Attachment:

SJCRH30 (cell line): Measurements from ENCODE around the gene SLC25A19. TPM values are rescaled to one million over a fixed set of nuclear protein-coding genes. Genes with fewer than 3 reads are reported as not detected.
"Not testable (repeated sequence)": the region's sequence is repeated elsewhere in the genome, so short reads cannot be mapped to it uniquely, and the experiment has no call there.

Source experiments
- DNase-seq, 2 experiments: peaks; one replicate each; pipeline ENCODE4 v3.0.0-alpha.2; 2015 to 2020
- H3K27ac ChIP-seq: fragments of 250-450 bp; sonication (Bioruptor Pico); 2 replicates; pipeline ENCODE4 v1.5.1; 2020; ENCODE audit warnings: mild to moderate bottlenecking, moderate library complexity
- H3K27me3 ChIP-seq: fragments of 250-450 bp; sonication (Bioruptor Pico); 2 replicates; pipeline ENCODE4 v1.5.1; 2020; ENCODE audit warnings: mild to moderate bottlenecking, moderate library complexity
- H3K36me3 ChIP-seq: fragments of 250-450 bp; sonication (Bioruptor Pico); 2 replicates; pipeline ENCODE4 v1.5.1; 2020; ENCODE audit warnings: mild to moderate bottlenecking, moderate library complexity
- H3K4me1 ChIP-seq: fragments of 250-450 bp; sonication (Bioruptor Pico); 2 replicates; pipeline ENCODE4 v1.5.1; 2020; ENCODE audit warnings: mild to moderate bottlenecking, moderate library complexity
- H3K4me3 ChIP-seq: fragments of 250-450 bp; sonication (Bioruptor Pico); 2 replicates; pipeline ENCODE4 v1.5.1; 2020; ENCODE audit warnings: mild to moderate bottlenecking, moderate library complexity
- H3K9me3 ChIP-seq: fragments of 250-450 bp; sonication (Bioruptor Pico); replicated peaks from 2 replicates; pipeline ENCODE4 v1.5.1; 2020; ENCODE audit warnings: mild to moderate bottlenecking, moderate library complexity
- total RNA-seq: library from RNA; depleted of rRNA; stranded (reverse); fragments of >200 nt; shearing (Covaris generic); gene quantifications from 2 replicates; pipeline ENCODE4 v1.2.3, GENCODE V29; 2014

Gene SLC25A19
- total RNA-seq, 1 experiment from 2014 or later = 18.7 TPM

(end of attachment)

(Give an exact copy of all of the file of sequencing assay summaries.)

SJCRH30 (cell line): Measurements from ENCODE around the gene SLC25A19. TPM values are rescaled to one million over a fixed set of nuclear protein-coding genes. Genes with fewer than 3 reads are reported as not detected.
"Not testable (repeated sequence)": the region's sequence is repeated elsewhere in the genome, so short reads cannot be mapped to it uniquely, and the experiment has no call there.

Source experiments
- DNase-seq, 2 experiments: peaks; one replicate each; pipeline ENCODE4 v3.0.0-alpha.2; 2015 to 2020
- H3K27ac ChIP-seq: fragments of 250-450 bp; sonication (Bioruptor Pico); 2 replicates; pipeline ENCODE4 v1.5.1; 2020; ENCODE audit warnings: mild to moderate bottlenecking, moderate library complexity
- H3K27me3 ChIP-seq: fragments of 250-450 bp; sonication (Bioruptor Pico); 2 replicates; pipeline ENCODE4 v1.5.1; 2020; ENCODE audit warnings: mild to moderate bottlenecking, moderate library complexity
- H3K36me3 ChIP-seq: fragments of 250-450 bp; sonication (Bioruptor Pico); 2 replicates; pipeline ENCODE4 v1.5.1; 2020; ENCODE audit warnings: mild to moderate bottlenecking, moderate library complexity
- H3K4me1 ChIP-seq: fragments of 250-450 bp; sonication (Bioruptor Pico); 2 replicates; pipeline ENCODE4 v1.5.1; 2020; ENCODE audit warnings: mild to moderate bottlenecking, moderate library complexity
- H3K4me3 ChIP-seq: fragments of 250-450 bp; sonication (Bioruptor Pico); 2 replicates; pipeline ENCODE4 v1.5.1; 2020; ENCODE audit warnings: mild to moderate bottlenecking, moderate library complexity
- H3K9me3 ChIP-seq: fragments of 250-450 bp; sonication (Bioruptor Pico); replicated peaks from 2 replicates; pipeline ENCODE4 v1.5.1; 2020; ENCODE audit warnings: mild to moderate bottlenecking, moderate library complexity
- total RNA-seq: library from RNA; depleted of rRNA; stranded (reverse); fragments of >200 nt; shearing (Covaris generic); gene quantifications from 2 replicates; pipeline ENCODE4 v1.2.3, GENCODE V29; 2014

Gene SLC25A19
- total RNA-seq, 1 experiment from 2014 or later = 18.7 TPM